The most serious source of conflict was the central authorities in Lithuania and its beginning was connected with the general governor’s arrival in Vilnius on 29th July. Hogendorp regarded himself to be the new emperor of Lithuania from the very beginning. In his diary, which he wrote after some years, he repeatedly wrote that at Napoleon’s command, he was made the most important authority in Lithuania. At the same time as he emphasized his peacefulness, he accused all people who doubted his competences of unfavorable or even hostile activity against him. Hogendorp’s attitude evoked immediate conflicts with Vilenski governor Jomini, the emperor’s commissioner Bignon, The Commission of the Government, and above all with the president of the Military Commission, Alexander Sapieha.[30] Not telling anybody in advance about his arrival, Hogendorp bore grudges that he was not welcomed cordially. While staying at the Vilenski governor’s house he awaited an official reception from the authorities. As there was some rumor in the town about his arrival, some single representatives turned up at the house. They were immediately told off for not giving a proper welcome. He complained that he had been welcomed by neither Bignon nor Jomini[31]. Undoubtedly, the governor general of Lithuania, in fulfilling Napoleon’s orders, had wished from the first day to force the pace of organizing the Lithuanian army and that is why he intervened in works of the Military Committee more and more often. However, he felt removed from real decisions. Above all there was no clear division of competences between Bignon, whom the Commission of the Government sympathized with, and Hogendorp, whose position was not anticipated in the order of 1st July. From the beginning, these two sides fell into deeper and deeper conflict about the extent of their power and Hogendorp complained about being kept in the dark and not being allowed to deal with military issues. He had grievances that he was not delivered daily reports from the Commission of the Government sessions as Maret was. He did not like the fact that Lithuanian authorities tried to keep some independence. Every day the conflicts intensified. Hogendorp continuously treated the members of the Commission of the Government contemptuously and publically showed his disrespect towards Lithuania and the Lithuanians. He also put forward an idea to treat the Lithuanian territory as an occupied land. He stated that in order to collect indispensable financial resources, the French should take all church silver and the treasury of Vilenski University and force the Jews to donate additionally. Maret in vain explained to the general governor that the scope of his power did not include the relationships with the Commission of the Government and that he should contact it by means of the emperor’s commissioner.

Hogendorp did not accept these explanations and in his letters to Napoleon and Berthier he complained that his role was being diminished. He also accused the Lithuanian authorities of delays in tasks given by the emperor[32]. Alexander Potocki confirmed that general Hogendorp very rapidly started his “guerilla warfare” with the Commission of the Government. He had expected the position of general governor to be connected with great honors, excellent command and a fortune. It soon turned out that his command was limited to marching troops; furthermore, he was not given any salary and lacked clear, formally described competences. All that brought about a situation in which nobody was willing to regard him as the leading figure in Lithuania. He was dissatisfied about not being honored or paid suitably. As Potocki wrote, Hogendorp was “an arrogant and the greatest animal”; in accusing others with allegations about poorly managed armed forces or hospitals that were in fact included in his responsibilities, he discredited himself. The fact that the general governor firmly demanded suitable representative funds for himself was not to his credit[33].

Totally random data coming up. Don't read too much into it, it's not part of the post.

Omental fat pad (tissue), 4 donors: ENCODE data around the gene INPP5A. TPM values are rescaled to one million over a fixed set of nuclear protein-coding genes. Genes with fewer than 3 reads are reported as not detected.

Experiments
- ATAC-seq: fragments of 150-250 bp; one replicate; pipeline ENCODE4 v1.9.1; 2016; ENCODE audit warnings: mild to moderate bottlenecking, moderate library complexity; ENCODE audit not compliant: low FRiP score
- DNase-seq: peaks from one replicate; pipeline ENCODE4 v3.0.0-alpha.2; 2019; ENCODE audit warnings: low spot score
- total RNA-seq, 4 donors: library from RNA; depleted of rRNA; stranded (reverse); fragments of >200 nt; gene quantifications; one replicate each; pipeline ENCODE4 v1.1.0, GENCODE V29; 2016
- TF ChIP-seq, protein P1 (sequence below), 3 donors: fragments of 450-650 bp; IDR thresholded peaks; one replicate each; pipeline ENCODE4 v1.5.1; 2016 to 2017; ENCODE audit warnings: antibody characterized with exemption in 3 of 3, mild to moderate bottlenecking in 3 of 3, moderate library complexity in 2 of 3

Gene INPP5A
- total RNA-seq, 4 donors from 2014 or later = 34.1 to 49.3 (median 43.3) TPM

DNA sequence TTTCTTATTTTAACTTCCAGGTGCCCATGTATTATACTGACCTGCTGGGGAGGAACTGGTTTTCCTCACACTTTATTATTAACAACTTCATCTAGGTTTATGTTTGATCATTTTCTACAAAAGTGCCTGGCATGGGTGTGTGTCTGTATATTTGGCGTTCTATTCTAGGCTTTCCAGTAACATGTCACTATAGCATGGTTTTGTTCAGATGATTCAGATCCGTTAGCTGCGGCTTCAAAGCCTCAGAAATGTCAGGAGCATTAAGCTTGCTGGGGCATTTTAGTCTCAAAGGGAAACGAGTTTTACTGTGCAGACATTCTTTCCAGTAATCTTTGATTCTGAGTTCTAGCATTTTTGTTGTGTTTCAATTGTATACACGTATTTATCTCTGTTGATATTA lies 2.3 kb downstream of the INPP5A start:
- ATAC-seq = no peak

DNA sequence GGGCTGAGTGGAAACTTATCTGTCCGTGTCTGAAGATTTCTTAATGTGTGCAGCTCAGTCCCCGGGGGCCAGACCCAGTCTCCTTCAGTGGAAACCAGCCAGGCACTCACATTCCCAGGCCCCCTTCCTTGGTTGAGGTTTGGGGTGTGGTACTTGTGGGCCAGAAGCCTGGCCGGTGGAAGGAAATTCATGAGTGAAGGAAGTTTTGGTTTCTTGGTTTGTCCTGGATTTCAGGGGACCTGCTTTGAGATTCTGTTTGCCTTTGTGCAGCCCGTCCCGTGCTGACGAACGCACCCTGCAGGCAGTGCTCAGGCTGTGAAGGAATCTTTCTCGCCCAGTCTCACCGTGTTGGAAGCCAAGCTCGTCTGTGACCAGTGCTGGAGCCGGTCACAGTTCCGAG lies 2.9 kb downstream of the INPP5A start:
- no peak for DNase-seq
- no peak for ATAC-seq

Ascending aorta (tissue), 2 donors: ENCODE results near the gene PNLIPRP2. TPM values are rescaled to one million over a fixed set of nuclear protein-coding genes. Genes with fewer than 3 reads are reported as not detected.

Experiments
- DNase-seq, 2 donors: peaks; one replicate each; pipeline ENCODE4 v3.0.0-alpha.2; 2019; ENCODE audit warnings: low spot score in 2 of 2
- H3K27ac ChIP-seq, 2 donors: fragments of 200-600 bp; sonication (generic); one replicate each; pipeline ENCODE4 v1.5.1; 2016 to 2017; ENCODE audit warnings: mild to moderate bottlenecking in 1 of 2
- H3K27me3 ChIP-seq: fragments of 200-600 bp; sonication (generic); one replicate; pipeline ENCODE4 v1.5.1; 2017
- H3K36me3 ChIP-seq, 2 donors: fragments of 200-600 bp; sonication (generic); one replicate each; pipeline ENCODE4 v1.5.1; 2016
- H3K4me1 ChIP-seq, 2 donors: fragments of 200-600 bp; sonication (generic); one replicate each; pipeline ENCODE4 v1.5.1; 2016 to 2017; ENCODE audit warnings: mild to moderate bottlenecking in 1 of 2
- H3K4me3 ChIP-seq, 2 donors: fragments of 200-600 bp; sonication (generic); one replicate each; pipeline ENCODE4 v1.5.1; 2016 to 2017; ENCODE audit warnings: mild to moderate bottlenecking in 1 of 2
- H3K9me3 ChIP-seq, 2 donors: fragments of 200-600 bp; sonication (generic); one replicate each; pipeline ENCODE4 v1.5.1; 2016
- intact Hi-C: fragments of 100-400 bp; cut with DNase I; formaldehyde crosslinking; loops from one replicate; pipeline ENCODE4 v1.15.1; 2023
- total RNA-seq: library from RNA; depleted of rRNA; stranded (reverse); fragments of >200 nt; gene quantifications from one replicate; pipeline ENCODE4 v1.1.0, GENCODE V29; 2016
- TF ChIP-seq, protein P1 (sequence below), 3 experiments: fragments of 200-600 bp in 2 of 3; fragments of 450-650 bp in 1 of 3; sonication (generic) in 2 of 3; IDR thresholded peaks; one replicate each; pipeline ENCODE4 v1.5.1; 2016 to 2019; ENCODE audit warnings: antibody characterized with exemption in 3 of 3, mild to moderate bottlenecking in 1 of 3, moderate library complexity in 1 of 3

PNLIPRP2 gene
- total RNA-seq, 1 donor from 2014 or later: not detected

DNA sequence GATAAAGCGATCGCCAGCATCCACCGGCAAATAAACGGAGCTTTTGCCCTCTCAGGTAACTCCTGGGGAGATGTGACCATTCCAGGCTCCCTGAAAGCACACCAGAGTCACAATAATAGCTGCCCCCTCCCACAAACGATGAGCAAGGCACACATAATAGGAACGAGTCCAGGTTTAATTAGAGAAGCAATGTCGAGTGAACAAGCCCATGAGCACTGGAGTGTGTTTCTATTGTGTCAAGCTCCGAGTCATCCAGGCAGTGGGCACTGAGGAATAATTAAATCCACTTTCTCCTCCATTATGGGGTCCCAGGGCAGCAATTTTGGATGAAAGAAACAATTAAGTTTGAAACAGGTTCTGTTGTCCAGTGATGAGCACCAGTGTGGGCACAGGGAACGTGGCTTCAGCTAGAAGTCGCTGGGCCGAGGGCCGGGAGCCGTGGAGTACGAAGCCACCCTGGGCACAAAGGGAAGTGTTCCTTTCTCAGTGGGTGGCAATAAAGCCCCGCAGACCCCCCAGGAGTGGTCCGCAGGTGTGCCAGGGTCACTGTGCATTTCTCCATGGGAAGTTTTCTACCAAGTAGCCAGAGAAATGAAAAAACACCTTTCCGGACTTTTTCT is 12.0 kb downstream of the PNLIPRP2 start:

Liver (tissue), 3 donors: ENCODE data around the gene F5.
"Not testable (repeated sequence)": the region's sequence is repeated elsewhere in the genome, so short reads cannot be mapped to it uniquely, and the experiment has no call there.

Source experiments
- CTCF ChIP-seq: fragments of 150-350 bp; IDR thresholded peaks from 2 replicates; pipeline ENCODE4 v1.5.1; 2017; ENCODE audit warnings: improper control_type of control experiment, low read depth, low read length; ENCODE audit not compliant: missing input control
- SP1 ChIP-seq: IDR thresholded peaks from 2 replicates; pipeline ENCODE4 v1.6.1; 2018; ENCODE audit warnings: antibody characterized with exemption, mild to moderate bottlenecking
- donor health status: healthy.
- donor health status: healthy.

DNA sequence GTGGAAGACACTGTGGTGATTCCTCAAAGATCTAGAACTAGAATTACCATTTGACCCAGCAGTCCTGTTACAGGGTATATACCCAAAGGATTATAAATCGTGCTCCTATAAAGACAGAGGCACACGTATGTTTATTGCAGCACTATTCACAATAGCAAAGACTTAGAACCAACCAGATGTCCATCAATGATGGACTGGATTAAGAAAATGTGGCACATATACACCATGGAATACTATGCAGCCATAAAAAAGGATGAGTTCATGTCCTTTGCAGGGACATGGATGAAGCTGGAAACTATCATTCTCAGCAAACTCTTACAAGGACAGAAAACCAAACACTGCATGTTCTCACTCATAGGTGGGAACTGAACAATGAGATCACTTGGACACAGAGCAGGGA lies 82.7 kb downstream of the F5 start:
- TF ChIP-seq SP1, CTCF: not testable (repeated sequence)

As the new general governor, Hogendorp who initiated conflicts with all potential partners within a couple of days, neither knew the complex situation in Lithuania nor understood it; thus, his orders led to more frequent arguments with the Military Committee and its leader, Alexander Sapieha. Hogendorp regarded count Sapieha to be a man of no personality, surrounded by the same dullards, which slowed down the country’s military effort. He criticized the method of recruitment to Lithuanian regiments and accused his commanders of inefficiency. One of the contentious questions was the issue of the officers’ assignments that Hogendorp wanted to appropriate for himself, appointing officers after gaining Maret’s and Bignon’s opinion. Conversely, Sapieha demanded keeping the regulation, according to which the Commission of the Government put forward nomination proposals to the emperor. Bignon, who was befriended by Sapieha, supported the count. More and more frequently, the dispute was witnessed by Maret, whose support was sought by both parties. After one violent argument, the minister wrote that he was afraid for his furniture. Attempts to prevent the dispute were unsuccessful. In such heated arguments between the general governor, the emperor’s commissioner and the Lithuanian authorities, Napoleon’s support became necessary. In his letters to the emperor, Maret backed up Sapieha and accused Hogendorp of rudeness. He proposed a clear division of the governor’s military authority and the Commission of the Government’s civil powers, as he considered it to be the only way to avoid further conflicts. Accordingly, Maret wished to appoint Bignon as the highest superior of the Lithuanian civil authorities, which would create two independent power centers: a military administration in Hogendorp’s hands and a civil administration in Bignon’s hands[34]. A few years of cooperation between Bignon and Sapieha and the commissioner’s good relations with other members of the Commission of the Government indicated that such a solution would facilitate harmonious cooperation between the Lithuanian authorities and Bignon. The commissioner being engaged in working with the Lithuanian authorities, he had to understand the entire complex situation in Lithuania. Thus, the minister needed to be sent precise instructions about the general governor’s competences from Napoleon, which would finally delineate the boundaries of his power. He even demanded Hogendorp’s dismissal[35].